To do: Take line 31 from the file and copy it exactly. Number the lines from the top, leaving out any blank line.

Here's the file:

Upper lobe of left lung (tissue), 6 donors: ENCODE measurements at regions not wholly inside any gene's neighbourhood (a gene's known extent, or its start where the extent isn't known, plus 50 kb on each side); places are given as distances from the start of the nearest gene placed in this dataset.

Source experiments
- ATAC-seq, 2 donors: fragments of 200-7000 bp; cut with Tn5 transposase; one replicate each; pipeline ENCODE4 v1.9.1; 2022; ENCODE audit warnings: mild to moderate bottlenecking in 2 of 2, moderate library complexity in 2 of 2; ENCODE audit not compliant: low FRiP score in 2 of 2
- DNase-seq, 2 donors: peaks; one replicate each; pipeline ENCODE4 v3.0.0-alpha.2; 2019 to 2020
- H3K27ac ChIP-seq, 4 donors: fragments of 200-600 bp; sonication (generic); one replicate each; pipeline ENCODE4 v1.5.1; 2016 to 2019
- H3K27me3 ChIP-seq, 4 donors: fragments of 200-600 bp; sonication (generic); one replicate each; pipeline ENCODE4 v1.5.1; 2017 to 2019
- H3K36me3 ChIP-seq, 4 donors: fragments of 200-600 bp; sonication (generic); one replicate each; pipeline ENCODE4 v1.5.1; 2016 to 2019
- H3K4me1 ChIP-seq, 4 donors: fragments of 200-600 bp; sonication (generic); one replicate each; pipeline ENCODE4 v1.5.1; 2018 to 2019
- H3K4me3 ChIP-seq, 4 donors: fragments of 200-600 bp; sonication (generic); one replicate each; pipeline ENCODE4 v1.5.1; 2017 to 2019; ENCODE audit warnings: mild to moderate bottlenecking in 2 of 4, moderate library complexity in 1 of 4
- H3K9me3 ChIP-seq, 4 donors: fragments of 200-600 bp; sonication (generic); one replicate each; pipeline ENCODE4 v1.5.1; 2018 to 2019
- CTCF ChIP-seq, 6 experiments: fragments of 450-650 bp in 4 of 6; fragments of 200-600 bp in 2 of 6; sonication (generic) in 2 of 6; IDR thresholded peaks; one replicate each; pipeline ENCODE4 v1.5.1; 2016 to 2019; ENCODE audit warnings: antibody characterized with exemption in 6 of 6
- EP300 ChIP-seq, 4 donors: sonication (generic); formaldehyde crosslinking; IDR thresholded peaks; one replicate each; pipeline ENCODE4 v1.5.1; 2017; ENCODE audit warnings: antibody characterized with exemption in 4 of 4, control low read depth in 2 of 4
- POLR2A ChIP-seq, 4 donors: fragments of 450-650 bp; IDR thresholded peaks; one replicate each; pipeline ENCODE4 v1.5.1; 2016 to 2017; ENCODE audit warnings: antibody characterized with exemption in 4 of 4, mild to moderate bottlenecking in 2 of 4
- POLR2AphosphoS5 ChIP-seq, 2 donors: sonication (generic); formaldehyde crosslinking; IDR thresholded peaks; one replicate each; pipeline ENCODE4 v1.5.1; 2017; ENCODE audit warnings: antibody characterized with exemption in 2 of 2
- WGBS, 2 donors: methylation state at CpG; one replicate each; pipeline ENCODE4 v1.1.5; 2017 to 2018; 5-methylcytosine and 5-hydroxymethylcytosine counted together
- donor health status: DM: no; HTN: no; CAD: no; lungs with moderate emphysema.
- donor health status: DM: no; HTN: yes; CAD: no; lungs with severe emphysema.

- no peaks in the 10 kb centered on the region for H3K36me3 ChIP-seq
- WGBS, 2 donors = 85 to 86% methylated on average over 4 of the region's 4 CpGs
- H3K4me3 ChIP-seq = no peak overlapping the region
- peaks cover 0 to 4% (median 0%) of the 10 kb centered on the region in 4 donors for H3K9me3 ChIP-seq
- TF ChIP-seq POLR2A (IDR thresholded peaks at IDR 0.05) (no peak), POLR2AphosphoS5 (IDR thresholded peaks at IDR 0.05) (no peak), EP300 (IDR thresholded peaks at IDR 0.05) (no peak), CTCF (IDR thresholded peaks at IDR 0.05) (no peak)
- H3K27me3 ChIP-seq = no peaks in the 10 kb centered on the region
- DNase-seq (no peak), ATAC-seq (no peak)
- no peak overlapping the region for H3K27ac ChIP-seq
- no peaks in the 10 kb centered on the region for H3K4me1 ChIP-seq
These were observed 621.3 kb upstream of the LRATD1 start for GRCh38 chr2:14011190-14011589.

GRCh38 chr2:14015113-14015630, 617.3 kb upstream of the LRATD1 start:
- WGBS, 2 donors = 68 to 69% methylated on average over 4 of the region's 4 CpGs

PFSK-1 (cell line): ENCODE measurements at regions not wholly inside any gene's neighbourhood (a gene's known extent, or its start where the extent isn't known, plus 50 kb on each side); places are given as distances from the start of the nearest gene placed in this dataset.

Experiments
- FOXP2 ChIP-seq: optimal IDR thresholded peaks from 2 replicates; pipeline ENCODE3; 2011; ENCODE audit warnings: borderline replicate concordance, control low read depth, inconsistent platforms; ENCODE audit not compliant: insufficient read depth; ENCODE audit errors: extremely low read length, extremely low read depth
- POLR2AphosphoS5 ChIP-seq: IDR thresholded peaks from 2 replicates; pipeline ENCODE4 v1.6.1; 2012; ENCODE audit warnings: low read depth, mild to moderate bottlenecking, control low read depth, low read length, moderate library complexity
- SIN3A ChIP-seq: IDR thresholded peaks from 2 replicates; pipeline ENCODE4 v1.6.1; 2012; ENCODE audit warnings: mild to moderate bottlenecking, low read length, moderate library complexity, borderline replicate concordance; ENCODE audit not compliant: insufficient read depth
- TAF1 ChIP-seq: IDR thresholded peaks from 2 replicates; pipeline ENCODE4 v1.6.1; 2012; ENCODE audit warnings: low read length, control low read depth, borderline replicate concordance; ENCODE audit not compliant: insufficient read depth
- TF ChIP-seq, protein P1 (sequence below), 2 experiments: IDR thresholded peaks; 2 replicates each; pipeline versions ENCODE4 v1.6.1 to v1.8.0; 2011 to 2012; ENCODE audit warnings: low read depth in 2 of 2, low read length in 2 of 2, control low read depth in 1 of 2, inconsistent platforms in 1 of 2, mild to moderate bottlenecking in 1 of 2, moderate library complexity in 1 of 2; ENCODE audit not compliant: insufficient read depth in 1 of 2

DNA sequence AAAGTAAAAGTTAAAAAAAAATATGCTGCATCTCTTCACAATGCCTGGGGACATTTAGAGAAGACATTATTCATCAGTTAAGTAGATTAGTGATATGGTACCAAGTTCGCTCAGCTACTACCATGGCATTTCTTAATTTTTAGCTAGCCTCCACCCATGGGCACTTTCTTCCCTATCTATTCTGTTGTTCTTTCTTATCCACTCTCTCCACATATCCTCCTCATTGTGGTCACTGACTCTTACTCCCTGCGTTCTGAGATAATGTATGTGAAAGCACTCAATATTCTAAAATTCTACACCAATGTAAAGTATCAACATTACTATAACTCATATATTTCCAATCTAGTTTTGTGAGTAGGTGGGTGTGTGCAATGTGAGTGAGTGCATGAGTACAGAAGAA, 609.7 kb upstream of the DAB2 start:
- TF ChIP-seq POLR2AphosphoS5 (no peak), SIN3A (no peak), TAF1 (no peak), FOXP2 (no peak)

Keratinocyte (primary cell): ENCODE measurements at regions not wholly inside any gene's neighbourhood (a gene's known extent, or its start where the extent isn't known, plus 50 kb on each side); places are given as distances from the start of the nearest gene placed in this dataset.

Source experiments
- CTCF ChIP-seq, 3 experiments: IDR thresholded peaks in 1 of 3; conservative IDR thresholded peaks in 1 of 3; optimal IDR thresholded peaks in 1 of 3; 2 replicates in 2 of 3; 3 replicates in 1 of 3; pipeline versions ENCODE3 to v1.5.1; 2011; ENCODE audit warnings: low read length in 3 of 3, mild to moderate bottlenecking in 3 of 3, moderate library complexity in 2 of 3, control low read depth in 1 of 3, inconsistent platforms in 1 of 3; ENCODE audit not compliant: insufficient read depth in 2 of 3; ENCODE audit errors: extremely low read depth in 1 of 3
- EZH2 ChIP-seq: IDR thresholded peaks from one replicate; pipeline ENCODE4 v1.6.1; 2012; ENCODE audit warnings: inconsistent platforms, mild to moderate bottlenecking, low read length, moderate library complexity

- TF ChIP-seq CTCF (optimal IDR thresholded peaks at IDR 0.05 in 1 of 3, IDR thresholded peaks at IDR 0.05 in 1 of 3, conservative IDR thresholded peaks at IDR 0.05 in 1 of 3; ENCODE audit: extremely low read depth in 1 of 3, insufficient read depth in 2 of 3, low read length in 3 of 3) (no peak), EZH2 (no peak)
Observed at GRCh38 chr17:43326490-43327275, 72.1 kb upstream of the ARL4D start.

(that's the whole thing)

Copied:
Experiments